There were all sorts of stories of my Uncle as a Coach.
Those championship teams in the late 60’s were integrated teams.
I think that was unusual for the time, maybe inevitable but new.
Back in those days, BEFORE THE DUNK was made illegal, the story was that my Uncle Wayne’s team had a dunk DRILL in warm up.
His team would line and one by one they would dribble in and BA BOOM, BA BOOM, BA BOOM, they would dunk dunk dunk.
I was told that the backboards would be swaying and the crowd screaming.
And the other team watched.
Watched in disbelief.
Those games were over before they started.
My brother tells a story about a game against our high school on the North End, Creston (Ottawa was on the South End) and Uncle Wayne came off the bench, yelling at the refs.
My brother says, and as I remember it, this was in the OLD Creston High School Gym, where the basketball court was kinda wedged into a space surrounded by bleachers, my brother said the crowd just went crazy yelling at Uncle Wayne.
Uncle Wayne spins around and GLARES at the crowd.
And the crowd shut up.
Years later, Uncle Wayne happened to be at our house when we were watching a Piston’s game.
He stood there watching the end of the game and started coaching.
Never took his eyes off the screen but kept saying out loud how much time was left as the seconds ticked off on some click inside, he called all the plays, so it seems to me, and narrated how the Piston’s would win the game before it happened.
Uncle Wayne, to me, was bigger than life.
He was one of those guys who filled a room with his personality and physical presence.
I remember that I when I went to Creston, the Creston Basketball Coach, Jim Haskins, was my biology teacher.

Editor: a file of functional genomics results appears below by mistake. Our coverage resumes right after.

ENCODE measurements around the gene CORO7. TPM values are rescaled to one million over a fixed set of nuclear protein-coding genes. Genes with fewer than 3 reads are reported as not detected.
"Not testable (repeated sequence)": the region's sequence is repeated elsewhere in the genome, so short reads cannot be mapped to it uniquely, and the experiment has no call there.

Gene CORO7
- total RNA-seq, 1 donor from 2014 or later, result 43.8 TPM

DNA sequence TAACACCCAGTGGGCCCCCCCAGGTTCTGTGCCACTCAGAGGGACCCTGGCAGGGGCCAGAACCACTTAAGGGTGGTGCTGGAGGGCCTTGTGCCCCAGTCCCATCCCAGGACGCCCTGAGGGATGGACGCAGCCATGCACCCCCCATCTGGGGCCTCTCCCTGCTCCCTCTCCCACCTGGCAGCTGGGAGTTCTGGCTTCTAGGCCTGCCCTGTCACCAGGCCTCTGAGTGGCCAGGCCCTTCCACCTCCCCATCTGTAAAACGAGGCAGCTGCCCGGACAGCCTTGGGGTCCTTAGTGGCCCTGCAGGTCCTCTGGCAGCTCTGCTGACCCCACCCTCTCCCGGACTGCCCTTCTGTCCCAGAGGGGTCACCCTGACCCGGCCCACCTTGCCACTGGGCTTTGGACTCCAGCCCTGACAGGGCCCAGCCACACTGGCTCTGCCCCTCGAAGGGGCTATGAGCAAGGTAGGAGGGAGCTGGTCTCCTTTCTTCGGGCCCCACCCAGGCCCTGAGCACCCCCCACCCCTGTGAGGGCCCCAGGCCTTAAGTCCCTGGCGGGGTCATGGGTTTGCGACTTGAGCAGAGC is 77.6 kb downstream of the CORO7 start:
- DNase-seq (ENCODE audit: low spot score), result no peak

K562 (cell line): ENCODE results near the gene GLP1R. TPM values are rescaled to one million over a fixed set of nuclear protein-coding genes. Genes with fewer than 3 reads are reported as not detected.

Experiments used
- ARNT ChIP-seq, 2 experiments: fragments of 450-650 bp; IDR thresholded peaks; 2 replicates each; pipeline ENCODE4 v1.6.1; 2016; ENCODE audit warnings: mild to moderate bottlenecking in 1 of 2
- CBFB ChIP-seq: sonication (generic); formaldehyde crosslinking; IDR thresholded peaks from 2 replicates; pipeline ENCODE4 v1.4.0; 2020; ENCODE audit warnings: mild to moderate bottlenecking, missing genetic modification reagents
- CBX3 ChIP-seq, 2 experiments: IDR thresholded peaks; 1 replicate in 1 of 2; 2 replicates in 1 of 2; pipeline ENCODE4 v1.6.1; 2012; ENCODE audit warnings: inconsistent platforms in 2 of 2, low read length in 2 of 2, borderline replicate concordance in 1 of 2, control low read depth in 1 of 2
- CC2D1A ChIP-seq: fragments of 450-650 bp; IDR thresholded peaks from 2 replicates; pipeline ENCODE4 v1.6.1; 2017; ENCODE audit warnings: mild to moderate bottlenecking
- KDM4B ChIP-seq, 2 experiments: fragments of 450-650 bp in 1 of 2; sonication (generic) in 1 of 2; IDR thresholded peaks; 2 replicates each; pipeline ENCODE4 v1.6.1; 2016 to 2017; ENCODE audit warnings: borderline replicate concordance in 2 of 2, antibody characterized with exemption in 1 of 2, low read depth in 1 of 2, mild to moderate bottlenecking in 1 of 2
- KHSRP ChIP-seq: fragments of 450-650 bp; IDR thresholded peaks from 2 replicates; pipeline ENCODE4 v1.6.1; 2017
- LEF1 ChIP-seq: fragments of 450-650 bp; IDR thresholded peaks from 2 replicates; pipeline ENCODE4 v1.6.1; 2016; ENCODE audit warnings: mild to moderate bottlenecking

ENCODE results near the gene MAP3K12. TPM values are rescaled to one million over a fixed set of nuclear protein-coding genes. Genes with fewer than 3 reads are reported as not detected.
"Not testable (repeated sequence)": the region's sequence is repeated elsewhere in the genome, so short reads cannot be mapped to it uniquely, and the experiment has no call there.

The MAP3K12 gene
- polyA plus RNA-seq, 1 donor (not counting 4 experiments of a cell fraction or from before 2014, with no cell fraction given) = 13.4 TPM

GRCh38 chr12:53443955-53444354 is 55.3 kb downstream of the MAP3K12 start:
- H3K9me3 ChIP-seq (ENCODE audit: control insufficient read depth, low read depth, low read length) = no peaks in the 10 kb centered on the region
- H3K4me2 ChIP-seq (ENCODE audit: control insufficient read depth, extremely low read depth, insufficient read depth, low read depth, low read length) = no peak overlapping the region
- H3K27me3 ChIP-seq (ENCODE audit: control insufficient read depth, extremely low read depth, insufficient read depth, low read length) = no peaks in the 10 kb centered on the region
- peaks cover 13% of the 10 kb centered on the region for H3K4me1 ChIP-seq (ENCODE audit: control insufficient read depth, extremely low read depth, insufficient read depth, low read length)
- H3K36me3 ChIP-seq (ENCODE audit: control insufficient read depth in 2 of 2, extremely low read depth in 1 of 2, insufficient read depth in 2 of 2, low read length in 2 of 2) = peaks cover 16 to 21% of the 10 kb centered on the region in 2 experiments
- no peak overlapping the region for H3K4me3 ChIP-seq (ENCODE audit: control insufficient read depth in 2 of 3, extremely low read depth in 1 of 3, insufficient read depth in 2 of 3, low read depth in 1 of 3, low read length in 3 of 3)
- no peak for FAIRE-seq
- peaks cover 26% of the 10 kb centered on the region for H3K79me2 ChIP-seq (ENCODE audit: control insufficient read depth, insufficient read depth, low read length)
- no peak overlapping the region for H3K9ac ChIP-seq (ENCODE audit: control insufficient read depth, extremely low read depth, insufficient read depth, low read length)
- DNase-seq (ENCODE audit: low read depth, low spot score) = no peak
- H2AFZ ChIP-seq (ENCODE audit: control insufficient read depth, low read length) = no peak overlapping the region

Mr. Haskins told me once how the first time his team played Ottawa he watched that team run out on the floor and then their Coach came out and HE LOOKED SEVEN FEET TALL.
Mr. Haskins just stood there shaking his head.
Uncle Wayne knew it too.
He once said to me that, “Uncle Paul is the only one I know who makes me feel smaller.”
Uncle Paul, who also played basketball in the City League and at Hope, was 6′ 11″.
So Steve Patterson goes out on assignment to interview Bob Hendrickson.
Later that afternoon, Steve got back to the building and he sought me out.
“HOFFMAN,” says Steve.
“Your Uncle! …”
“Is a LEGEND!”
“Yes,” I said, “I know.”
Late on New Years Eve, 2021, I got email that, back in Grand Rapids, my Uncle Wayne has died.
I seem to say this often, but I say it because it is true, that in a era when experts mourn the lack of role models, I got more than my fair share.
My Father, my Grand Father, my Uncles; Wayne, Carol, Paul, Bud and Jim, my brothers; Paul, Jack, Bob, Tim, Pete, Steve and Al and even all my brothers in law.
I don’t know, maybe God knew something and made sure I had lots of help.
Love them all and proud of them all.
Proud to be a part of their family.
Proud of my Uncle Wayne.
Very very said to hear that my Uncle Wayne has died.
He was part of my life and part of what made my life.
Like Alistair Cooke when Duke Ellington died, “I don’t have to believe it if I don’t want to.”